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Three statements that can resolve conflict


Let’s face it, conflict happens.

Seldom do people intentionally try to start conflicts, but a comment, an action, or an assumption can snowball into something tantamount to The Hatfields and McCoys!

For those too young to know this reference – just Google it.

Family members have been known to be estranged for years; countless couples file for divorce each day, and businesses see their margins destroyed by conflict in the marketplace. It’s said that it costs a business over one and a half times an average employee’s yearly salary just to replace them. While ideally, in a perfect world, conflict would never occur – it does. So when it does, how can it be nipped in the bud so everyone can “play well in the sandbox” together? An answer lies in embracing and using these three powerful statements.

“I was wrong.” Often, conflicts occur when two people disagree over an issue or occurrence, and both believe they are right. The more pushback they receive, the more they dig their heels in and double down on their point of view – refusing to believe they could be at least a little wrong. The truth is they probably are. While still holding to the belief that they are generally right, honestly evaluating, identifying, and admitting to at least one point they are wrong breaks the conflict cycle and extends the olive branch.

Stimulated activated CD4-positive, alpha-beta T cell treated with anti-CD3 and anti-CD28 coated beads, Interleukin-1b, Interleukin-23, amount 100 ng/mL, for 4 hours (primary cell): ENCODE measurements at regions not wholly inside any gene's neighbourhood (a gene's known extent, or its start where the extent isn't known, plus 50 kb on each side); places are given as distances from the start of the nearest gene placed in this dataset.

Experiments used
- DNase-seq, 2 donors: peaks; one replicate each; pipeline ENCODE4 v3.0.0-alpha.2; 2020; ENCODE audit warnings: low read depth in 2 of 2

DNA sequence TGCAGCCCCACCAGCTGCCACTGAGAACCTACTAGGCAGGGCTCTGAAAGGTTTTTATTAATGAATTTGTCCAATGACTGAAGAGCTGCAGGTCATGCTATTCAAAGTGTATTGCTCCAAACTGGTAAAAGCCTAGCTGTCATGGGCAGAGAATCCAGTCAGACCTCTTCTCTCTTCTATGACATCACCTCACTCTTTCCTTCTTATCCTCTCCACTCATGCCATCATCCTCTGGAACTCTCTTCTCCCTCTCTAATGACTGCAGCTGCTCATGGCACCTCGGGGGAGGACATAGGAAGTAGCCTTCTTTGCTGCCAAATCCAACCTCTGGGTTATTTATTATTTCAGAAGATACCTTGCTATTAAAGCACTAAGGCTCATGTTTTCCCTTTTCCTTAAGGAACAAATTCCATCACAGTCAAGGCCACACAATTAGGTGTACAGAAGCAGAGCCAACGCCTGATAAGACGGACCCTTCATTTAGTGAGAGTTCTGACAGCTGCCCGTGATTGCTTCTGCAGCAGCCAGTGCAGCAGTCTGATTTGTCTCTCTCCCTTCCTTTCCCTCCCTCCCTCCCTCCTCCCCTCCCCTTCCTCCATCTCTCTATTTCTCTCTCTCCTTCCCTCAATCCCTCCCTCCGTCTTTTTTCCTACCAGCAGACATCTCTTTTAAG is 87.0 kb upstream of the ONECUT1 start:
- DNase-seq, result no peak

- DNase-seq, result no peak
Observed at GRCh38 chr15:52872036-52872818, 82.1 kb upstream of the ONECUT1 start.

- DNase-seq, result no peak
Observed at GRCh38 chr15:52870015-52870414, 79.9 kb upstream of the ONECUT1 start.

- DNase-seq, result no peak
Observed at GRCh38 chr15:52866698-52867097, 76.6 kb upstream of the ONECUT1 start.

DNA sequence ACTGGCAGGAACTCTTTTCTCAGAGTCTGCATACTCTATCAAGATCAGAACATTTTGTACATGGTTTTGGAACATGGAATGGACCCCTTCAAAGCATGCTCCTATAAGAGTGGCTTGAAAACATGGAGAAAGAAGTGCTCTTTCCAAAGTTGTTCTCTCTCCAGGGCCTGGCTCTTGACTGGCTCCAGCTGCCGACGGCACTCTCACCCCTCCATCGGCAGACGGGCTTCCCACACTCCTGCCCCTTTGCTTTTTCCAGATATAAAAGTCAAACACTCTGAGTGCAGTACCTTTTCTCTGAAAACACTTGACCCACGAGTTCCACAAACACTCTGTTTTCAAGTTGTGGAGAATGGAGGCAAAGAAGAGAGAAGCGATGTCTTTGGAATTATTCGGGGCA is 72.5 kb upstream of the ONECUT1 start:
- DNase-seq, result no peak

“I’m Sorry.” Once the olive branch is extended, it’s legitimized and reinforced by showing genuine remorse by saying, “I’m sorry.” The apology needs to be for the actual action, not that the action caused the other person to be hurt. For example, rather than saying, “I’m sorry that this action hurt your feelings,” the correct statement should be, “I’m sorry I did that; I know it hurt you.”

“Please Forgive Me.” If admitting blame for some point in a conflict is done with complete honesty and the apology is done with complete sincerity, then the onus of healing the conflict is now on the person who is asked to forgive. Often, that person will not only offer forgiveness but will reciprocate by admitting a point where they, too, were wrong.

This isn’t an iron-clad formula that works every time, but it sure beats the alternative of doing nothing and accepting the fact that conflict is just a way of life, and that’s that.

Besides, “Blessed are the Peacemakers.”

Mark Goldstein, Peacemakers, Conflict Resolution, Arguments, Opinion, Hatfields & McCoys


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